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### Theory:

Let us consider a simple activity to understand the concept of density.
• Fill one of the flasks with water up to the $$250$$ ${\mathit{cm}}^{3}$ mark.
• Fill the other with kerosene to the same level of $$250$$ ${\mathit{cm}}^{3}$ mark.
• Measure them on a weighing scale and note down the values.
 Column A Column B Flask contains kerosene Flask contains water

You can notice that the flask filled with water seems heavier than the flask with kerosene. Why? We will get the answer by finding the mass per unit volume of kerosene and water.

To understand the concept density better, let us assume that the mass of the flask is $$80$$ $$g$$.
Consider the mass of the flask with water is $$330$$ $$g$$, and the mass of the flask filled with kerosene is $$280$$ $$g$$. This shows, the mass of water alone is $$250$$ $$g$$, and kerosene is $$200$$ $$g$$.

$\begin{array}{l}\mathit{Mass}\phantom{\rule{0.147em}{0ex}}\mathit{per}\phantom{\rule{0.147em}{0ex}}\mathit{unit}\phantom{\rule{0.147em}{0ex}}\mathit{volume}\phantom{\rule{0.147em}{0ex}}\mathit{of}\phantom{\rule{0.147em}{0ex}}\mathit{water}\phantom{\rule{0.147em}{0ex}}=\frac{250}{250}\\ =1\phantom{\rule{0.147em}{0ex}}g/{\mathit{cm}}^{3}\end{array}$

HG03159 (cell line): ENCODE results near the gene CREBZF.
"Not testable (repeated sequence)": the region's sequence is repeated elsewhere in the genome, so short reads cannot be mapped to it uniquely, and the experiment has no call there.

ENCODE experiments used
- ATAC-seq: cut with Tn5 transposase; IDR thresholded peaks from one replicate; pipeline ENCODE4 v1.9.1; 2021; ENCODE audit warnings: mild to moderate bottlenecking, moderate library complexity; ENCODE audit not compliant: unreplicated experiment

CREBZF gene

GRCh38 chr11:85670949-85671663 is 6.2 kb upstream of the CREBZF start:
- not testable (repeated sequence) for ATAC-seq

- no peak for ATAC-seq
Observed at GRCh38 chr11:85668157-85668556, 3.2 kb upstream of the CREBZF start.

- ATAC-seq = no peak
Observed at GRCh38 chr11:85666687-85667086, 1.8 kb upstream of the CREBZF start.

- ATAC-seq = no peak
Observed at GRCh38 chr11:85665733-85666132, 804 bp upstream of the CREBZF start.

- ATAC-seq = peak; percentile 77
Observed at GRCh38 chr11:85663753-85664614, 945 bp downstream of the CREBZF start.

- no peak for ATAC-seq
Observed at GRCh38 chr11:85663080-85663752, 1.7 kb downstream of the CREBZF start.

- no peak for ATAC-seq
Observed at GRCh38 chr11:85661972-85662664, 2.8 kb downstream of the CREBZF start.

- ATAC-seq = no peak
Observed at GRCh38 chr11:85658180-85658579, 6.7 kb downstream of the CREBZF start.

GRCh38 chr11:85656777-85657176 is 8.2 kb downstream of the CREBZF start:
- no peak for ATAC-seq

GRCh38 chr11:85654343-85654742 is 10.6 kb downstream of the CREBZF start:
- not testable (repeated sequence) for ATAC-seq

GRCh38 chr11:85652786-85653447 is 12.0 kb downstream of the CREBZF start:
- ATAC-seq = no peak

Similarly,
$\begin{array}{l}\mathit{Mass}\phantom{\rule{0.147em}{0ex}}\mathit{per}\phantom{\rule{0.147em}{0ex}}\mathit{unit}\phantom{\rule{0.147em}{0ex}}\mathit{volume}\phantom{\rule{0.147em}{0ex}}\mathit{of}\phantom{\rule{0.147em}{0ex}}\mathit{kerosene}\phantom{\rule{0.147em}{0ex}}=\frac{250}{280}\\ =0.8\phantom{\rule{0.147em}{0ex}}g/{\mathit{cm}}^{3}\end{array}$

From the above result, the density of water and kerosene are $$1$$ $g/{\mathit{cm}}^{3}$ and $$0.8$$ $g/{\mathit{cm}}^{3}$, respectively. Therefore, the density of a substance is the mass per unit volume of a given substance. The SI unit of density is kilogram per meter cubic ($kg/{m}^{3}$) as well as gram per centimetre cubic ($g/{\mathit{cm}}^{3}$), respectively. The symbol for density is $$rho$$ ($\mathrm{\rho }$).